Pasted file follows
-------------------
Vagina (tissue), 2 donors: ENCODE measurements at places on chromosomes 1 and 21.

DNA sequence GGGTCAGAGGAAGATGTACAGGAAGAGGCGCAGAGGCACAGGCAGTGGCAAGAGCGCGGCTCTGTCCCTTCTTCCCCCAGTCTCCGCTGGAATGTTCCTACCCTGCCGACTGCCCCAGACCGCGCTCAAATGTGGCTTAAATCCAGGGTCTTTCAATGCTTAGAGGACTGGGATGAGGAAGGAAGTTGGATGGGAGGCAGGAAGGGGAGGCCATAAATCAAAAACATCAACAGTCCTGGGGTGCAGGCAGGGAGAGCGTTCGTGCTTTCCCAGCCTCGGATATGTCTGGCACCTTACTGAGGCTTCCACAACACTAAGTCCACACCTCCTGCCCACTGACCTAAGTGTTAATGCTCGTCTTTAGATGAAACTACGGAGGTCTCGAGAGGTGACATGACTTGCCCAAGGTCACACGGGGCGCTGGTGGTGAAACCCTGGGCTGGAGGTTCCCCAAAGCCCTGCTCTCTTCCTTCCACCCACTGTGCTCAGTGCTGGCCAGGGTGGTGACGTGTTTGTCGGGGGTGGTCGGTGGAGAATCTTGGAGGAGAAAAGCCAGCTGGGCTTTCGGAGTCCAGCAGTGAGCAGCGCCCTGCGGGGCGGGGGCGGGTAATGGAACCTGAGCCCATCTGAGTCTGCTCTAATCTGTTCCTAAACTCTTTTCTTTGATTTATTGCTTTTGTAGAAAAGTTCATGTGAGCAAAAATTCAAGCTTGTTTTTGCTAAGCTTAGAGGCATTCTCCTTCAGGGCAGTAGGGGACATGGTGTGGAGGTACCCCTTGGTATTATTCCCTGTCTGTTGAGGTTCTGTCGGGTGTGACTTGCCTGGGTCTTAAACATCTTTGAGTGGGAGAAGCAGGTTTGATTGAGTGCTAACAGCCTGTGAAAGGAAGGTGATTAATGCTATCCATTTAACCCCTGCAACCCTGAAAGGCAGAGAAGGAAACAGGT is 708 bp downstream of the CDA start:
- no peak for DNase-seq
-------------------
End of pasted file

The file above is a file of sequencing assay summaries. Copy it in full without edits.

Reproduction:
Vagina (tissue), 2 donors: ENCODE measurements at places on chromosomes 1 and 21.

DNA sequence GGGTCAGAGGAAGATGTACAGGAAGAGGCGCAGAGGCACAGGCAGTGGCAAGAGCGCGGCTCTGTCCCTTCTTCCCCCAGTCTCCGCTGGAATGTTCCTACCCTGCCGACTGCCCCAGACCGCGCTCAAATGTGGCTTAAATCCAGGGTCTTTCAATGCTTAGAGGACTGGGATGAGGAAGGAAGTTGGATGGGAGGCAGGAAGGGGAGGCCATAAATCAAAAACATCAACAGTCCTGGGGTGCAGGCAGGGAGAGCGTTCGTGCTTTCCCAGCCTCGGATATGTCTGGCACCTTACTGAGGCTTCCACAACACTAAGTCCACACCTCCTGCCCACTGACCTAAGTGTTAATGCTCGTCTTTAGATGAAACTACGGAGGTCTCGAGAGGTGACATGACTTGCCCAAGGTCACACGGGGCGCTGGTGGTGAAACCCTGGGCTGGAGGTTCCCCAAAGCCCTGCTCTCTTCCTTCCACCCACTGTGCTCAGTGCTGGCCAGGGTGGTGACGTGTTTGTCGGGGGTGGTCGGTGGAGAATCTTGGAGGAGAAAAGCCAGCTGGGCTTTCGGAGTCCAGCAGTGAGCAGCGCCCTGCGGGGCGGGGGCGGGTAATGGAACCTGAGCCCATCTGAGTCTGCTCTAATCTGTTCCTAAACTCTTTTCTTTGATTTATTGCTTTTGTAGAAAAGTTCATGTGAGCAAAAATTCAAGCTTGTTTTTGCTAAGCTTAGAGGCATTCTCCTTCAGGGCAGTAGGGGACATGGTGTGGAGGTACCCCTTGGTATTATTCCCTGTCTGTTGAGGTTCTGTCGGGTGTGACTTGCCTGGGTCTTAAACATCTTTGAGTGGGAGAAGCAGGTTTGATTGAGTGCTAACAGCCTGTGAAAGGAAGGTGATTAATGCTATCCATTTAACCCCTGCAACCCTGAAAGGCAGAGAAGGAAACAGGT is 708 bp downstream of the CDA start:
- no peak for DNase-seq